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Nikhil Ghosh

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Pt. Nikhil Ghosh
Born(1918-12-28)28 December 1918
Barisal, East Bengal, British India
Died3 March 1995(1995-03-03) (aged 76)
music teacher
Known forTabla
ChildrenNayan Ghosh, Dhruba Ghosh, Tulika Ghosh
AwardsPadma Bhushan
Ustad Hafiz Ali Khan Award

Pandit Nikhil Jyoti Ghosh[1] (28 December 1918 – 3 March 1995) was an Indian musician, teacher and writer, known for his proficiency in the percussion instrument of tabla.[2] He founded Sangit Mahabharati, an institution of music in 1956, and performed on various stages in India and abroad.[3] A recipient of the Ustad Hafiz Ali Khan Award, his style was known to have been aligned with the Delhi, Ajrada, Farukhabad, Lucknow and Punjab gharanas of music. The Government of India awarded him the third highest civilian honour of the Padma Bhushan, in 1990, for his contributions to Music.[4]


Nikhil Ghosh was born on 28 December 1918 in the small village of Barisal, in East Bengal (present-day Bangladesh) of British India as the younger brother of Pannalal Ghosh, a known flautist of Hindustani classical music.[5][6] After early training in music from his father, Akshay Kumar Ghosh, who was a locally known sitarist, he trained in vocals and tabla under several noted musicians such as Ahmed Jan Thirakwa, Amir Hussain Khan and Jnan Prakash Ghosh, and started performing on stage accompanying some of the notable musicians of his time, which included Faiyaz Khan, Hafiz Ali Khan, Allauddin Khan, Omkarnath Thakur, Bade Ghulam Ali Khan, Amir Khan, Pannalal Ghosh, Ravi Shankar, Ali Akbar Khan, Vilayat Khan, Bhimsen Joshi, Nikhil Banerjee, Vasant Rai, Jasraj, Amjad Ali Khan and Shiv Kumar Sharma.[3]

Ghosh founded Sangit Mahabharati, a school dedicated for classical music education in 1956.[3] Here, he tutored several aspiring musicians, some of which have already made their names in Indian classical music; Aneesh Pradhan, Eknath Pimpale, Datta Yande, Karodilal Bhatt, Gert Wegner and Keith Manning are some of the notable ones among them.[7] He also trained his sons, Nayan Ghosh and Dhruba Ghosh[8] on Tabla and Sarangi respectively as well as his daughter, Tulika Ghosh,[9] on vocals.[7] all of them assist him in teaching at the school.[8][10]

Ghosh performed on many stages in India and abroad and performed solo at music festivals of Aldeburgh (1958), Edinburgh (1958), Bratislava (1980, 1982), Helsinki (1985), Rome (1985), Athens (1985) and at UNESCO, Paris in 1978.[3] He also served as a visiting faculty of music at many universities. He made improvements in the conventional music notation system and wrote a book detailing his system under the title, Fundamentals of Raga and Tala: With a New System of Notation.[11] Later, he also supplemented the book with another Manuscript Book for easy notation. This was followed by the seminal work, The Oxford Encyclopaedia of the Music of India, with author credit going to his music school, Sangit Mahabharati.[12]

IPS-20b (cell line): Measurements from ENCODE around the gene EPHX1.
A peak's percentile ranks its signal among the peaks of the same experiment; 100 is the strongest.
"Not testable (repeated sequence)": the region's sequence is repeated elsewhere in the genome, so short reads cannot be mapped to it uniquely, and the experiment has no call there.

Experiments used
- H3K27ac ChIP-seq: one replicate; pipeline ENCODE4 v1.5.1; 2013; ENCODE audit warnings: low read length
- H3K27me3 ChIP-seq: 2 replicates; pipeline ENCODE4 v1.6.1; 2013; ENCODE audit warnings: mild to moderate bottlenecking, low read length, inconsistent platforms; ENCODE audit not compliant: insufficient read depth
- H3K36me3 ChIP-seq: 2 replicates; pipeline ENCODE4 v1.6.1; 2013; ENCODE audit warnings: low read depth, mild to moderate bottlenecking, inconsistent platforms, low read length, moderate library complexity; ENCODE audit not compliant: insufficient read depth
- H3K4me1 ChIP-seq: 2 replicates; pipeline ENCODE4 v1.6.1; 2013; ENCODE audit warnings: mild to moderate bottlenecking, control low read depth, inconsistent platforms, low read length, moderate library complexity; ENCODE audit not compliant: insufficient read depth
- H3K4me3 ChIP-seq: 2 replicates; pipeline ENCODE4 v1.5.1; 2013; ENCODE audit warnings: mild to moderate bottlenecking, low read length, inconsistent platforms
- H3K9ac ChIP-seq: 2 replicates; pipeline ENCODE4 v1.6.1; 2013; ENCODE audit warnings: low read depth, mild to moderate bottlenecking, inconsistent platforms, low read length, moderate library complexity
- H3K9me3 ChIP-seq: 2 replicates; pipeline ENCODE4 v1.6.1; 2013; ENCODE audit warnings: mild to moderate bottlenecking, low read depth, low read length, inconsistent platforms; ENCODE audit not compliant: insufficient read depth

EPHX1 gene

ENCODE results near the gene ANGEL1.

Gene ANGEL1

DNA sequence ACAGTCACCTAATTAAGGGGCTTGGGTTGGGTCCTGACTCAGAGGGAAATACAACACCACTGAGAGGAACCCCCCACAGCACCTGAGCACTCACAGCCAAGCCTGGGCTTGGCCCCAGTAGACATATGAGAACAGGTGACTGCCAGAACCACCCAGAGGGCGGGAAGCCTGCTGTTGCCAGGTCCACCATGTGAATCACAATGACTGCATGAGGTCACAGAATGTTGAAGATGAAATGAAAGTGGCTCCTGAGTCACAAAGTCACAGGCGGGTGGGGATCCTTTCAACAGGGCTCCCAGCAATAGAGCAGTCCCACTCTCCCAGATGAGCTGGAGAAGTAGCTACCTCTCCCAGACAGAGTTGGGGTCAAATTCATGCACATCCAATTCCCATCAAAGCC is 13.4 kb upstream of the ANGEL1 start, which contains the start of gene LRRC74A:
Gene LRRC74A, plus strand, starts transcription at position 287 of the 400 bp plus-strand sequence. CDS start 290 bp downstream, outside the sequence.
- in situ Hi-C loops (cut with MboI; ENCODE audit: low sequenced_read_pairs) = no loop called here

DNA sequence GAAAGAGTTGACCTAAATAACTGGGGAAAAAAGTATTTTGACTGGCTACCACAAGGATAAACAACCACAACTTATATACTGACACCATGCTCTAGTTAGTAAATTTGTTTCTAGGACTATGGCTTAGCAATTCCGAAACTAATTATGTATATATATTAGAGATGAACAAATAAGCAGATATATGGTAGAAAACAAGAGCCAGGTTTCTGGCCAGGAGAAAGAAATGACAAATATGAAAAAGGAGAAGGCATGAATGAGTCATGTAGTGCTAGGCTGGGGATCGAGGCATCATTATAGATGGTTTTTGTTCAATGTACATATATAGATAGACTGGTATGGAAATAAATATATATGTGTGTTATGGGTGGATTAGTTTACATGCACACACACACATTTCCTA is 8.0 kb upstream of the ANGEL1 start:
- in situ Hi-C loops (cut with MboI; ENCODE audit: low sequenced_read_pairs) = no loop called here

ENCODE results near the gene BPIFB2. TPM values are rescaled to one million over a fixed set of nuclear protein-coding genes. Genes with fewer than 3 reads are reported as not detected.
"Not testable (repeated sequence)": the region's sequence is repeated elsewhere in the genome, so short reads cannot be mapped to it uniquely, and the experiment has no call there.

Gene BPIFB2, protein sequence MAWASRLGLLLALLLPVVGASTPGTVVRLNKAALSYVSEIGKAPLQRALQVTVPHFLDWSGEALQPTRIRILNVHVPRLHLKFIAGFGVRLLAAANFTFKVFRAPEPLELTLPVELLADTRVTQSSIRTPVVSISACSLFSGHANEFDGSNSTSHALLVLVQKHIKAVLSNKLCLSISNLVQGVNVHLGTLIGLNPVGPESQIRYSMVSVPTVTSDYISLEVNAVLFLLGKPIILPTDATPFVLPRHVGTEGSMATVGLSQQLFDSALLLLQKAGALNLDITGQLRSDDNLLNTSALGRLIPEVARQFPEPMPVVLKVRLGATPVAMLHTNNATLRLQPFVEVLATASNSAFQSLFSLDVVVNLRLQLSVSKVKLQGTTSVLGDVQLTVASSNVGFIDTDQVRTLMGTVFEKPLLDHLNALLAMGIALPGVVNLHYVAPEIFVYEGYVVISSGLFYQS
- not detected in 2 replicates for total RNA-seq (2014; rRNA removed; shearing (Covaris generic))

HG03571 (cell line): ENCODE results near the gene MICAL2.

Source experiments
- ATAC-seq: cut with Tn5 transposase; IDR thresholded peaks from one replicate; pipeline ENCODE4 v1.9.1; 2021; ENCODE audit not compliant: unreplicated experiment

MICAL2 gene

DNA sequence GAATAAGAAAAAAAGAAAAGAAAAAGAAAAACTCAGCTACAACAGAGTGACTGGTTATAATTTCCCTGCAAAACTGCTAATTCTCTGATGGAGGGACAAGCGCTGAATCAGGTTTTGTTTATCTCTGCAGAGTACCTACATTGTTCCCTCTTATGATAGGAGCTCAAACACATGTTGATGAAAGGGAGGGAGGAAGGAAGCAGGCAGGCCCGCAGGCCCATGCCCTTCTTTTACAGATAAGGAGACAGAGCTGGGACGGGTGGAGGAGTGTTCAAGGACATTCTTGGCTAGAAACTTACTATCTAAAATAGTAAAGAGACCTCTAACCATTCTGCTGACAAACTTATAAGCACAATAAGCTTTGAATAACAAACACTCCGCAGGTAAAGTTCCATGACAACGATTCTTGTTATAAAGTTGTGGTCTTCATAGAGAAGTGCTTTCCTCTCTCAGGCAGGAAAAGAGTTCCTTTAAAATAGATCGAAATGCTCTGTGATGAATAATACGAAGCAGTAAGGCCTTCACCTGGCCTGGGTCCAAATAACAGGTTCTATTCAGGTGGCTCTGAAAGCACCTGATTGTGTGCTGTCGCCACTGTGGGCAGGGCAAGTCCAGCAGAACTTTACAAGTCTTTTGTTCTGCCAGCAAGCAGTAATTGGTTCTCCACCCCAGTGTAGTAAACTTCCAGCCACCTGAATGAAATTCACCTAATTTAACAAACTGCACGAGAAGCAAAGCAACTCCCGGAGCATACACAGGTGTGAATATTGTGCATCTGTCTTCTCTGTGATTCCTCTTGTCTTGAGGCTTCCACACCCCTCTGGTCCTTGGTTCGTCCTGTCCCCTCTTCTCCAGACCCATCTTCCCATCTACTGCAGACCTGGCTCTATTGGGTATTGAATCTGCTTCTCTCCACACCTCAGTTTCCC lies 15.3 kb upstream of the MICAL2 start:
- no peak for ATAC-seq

The Government of India awarded him the civilian honor of the Padma Bhushan in 1990[4] and he received the Ustad Hafiz Ali Khan Award in 1995. He was married to Usha Nayampally, the marriage taking place in 1955. He died on 3 March 1995, at the age of 76, survived by his wife and three children.[3]

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  1. ^ Wegner, Gert-Matthias (2001). "Ghosh, Nikhil Jyoti". Grove Music Online (8th ed.). Oxford University Press. doi:10.1093/gmo/9781561592630.article.48682. ISBN 978-1-56159-263-0.
  2. ^ "About Nikhil Ghosh". Parrikar Library. 2016. Retrieved 18 May 2016.
  3. ^ a b c d e "Founder". Sangit Mahabharati. 2016. Retrieved 18 May 2016.
  4. ^ a b "Padma Awards" (PDF). Ministry of Home Affairs, Government of India. 2016. Archived from the original (PDF) on 15 October 2015. Retrieved 3 January 2016.
  5. ^ The Geography of Hindustani Music: The Influence of Region and Regionalism on the North Indian Classical Tradition. 2008. pp. 219–. ISBN 978-1-109-00342-0.
  6. ^ Kunal Ray (2 November 2013). "Who's interested in a second-hand Zakir Hussain?". The Hindu. Retrieved 18 May 2016.
  7. ^ a b "Artist – Nikhil Ghosh". SwarGanga Music Foundation. 2016. Retrieved 18 May 2016.
  8. ^ a b "Profile". Dhruba Ghosh.com. 2016. Retrieved 18 May 2016.
  9. ^ "The Dramatic Singer". Indian Express. 2 April 2012. Retrieved 18 May 2016.
  10. ^ "The very great master of tabla and sitar". Nasehpur. 2016. Retrieved 18 May 2016.
  11. ^ Fundamentals of Raga and Tala: With a New System of Notation. N. Ghosh. 1982.
  12. ^ Sangit Bharati (2011). The Oxford Encyclopaedia of the Music of India. Oxford University Press. p. 1800. ISBN 9780195650983.

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Further reading[edit]